(WAND) - Asbestos has been found in an eye shadow in a children's toy makeup kit.
Laboratory tests commissioned by the Environmental Working Group found the carcinogen in a talc-containing eye shadow in the Princess Girl’s All-in-One Deluxe Makeup Palette.
It contained more than 4 million asbestos fiber structures.
Asbestos fibers can be inhaled and become lodged in the lungs, and can cause dangerous, often deadly, illnesses whose symptoms may not become evident for decades after exposure. If children are exposed when young, there is even more time for asbestos-related illness to develop later in life.
According to the Occupational Safety and Health Administration: “There is no ‘safe’ level of exposure for any type of asbestos fiber. Asbestos exposures as short in duration as a few days have caused mesothelioma in humans.”
EWG has asked Amazon, Ebay, and any other retailer that is selling this or similar makeup kit toys to pull the items from their websites.
This kit is the latest in a string of products marketed to children that showed signs of contamination of the deadly fiber.
- October 2019: Johnson & Johnson voluntarily recalled its baby powder after the Food and Drug Administration found trace levels of asbestos in samples.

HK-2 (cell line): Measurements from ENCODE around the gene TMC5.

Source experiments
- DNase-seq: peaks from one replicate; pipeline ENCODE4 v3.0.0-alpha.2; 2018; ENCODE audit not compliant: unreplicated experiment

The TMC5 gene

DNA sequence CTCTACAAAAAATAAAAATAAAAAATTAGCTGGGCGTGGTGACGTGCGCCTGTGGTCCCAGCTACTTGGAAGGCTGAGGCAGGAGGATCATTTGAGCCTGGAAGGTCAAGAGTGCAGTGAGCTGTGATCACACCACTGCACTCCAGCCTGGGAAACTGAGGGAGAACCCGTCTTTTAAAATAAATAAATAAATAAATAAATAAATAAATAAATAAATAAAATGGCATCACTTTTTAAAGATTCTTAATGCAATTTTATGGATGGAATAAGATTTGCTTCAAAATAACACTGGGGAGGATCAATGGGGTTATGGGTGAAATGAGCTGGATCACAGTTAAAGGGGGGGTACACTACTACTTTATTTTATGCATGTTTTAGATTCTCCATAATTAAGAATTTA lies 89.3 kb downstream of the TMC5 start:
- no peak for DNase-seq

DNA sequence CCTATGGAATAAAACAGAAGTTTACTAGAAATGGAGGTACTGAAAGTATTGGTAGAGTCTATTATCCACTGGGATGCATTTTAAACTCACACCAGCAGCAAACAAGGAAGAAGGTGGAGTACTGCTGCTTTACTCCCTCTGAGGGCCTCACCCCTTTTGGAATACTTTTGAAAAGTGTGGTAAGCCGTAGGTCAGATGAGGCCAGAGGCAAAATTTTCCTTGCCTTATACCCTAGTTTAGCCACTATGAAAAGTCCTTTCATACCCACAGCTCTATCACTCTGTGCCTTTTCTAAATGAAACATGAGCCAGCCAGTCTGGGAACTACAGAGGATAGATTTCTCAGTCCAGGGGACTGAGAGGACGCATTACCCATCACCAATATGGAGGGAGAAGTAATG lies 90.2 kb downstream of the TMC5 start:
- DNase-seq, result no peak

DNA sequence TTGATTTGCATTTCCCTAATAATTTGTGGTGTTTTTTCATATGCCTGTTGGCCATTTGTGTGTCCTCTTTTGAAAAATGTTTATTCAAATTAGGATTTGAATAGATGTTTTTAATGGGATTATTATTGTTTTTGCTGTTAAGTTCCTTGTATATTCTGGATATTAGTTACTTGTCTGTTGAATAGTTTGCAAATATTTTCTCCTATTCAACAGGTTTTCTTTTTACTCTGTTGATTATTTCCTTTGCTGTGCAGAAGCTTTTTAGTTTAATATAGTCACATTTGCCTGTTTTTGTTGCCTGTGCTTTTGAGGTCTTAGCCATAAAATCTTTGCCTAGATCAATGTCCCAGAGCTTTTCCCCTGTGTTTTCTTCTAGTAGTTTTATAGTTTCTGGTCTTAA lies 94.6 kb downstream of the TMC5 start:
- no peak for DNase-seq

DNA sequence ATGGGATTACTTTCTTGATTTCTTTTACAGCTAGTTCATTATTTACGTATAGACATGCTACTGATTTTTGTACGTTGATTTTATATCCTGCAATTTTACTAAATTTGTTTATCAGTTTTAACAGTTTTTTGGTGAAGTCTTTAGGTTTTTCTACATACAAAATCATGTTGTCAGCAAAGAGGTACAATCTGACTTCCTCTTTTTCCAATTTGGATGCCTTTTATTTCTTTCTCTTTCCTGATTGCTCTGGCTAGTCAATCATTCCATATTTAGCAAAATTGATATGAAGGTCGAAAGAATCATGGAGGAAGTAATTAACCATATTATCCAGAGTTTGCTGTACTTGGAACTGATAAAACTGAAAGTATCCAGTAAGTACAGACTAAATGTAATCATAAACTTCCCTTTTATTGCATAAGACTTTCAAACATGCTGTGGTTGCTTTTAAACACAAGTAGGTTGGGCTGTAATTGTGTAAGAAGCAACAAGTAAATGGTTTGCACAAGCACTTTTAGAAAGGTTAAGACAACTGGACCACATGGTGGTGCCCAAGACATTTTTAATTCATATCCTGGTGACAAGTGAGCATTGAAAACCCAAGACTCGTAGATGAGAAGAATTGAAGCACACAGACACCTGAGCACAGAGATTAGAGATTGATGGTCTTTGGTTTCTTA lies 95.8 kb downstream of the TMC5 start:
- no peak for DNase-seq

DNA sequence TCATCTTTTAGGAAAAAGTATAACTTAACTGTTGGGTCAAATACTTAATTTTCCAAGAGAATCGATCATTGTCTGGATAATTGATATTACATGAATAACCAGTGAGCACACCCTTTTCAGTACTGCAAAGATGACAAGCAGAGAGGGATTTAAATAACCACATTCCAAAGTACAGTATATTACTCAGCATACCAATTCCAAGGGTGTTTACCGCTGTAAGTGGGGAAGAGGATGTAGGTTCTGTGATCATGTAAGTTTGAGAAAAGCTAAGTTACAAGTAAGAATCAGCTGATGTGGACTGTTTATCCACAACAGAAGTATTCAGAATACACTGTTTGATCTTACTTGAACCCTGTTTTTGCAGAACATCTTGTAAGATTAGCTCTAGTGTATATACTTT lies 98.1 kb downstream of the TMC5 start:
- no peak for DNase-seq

- March 2019: FDA issued alert about certain cosmetics products sold by the national retailer Claire’s, after the agency found the deadly carcinogen asbestos in at least three different talc-based products.
- September 2019: FDA issued a safety alert after the agency found asbestos in at least four different talc-based products marketed by Beauty Plus.
- 2015: EWG Action Fund, EWG’s 501(c)(4) sister organization, found asbestos fibers in several brands of children’s crayons and toy crime scene investigation kits.
- 2007: Tests commissioned by the Asbestos Disease Awareness Organization found the lethal fiber in a toy fingerprint kit named after the television show “CSI: Crime Scene Investigation.”
- 2000: An investigation by journalists from the Seattle Post Intelligencer discovered asbestos in imported crayons made with talc.
“It seems every time someone tests talc-based toys for the deadly carcinogen, they find it,” said EWG’s Senior Vice President for Government Affairs Scott Faber. “Before parents buy a makeup kit or any toy made with talc, they should seriously consider that it could very well be contaminated with asbestos.”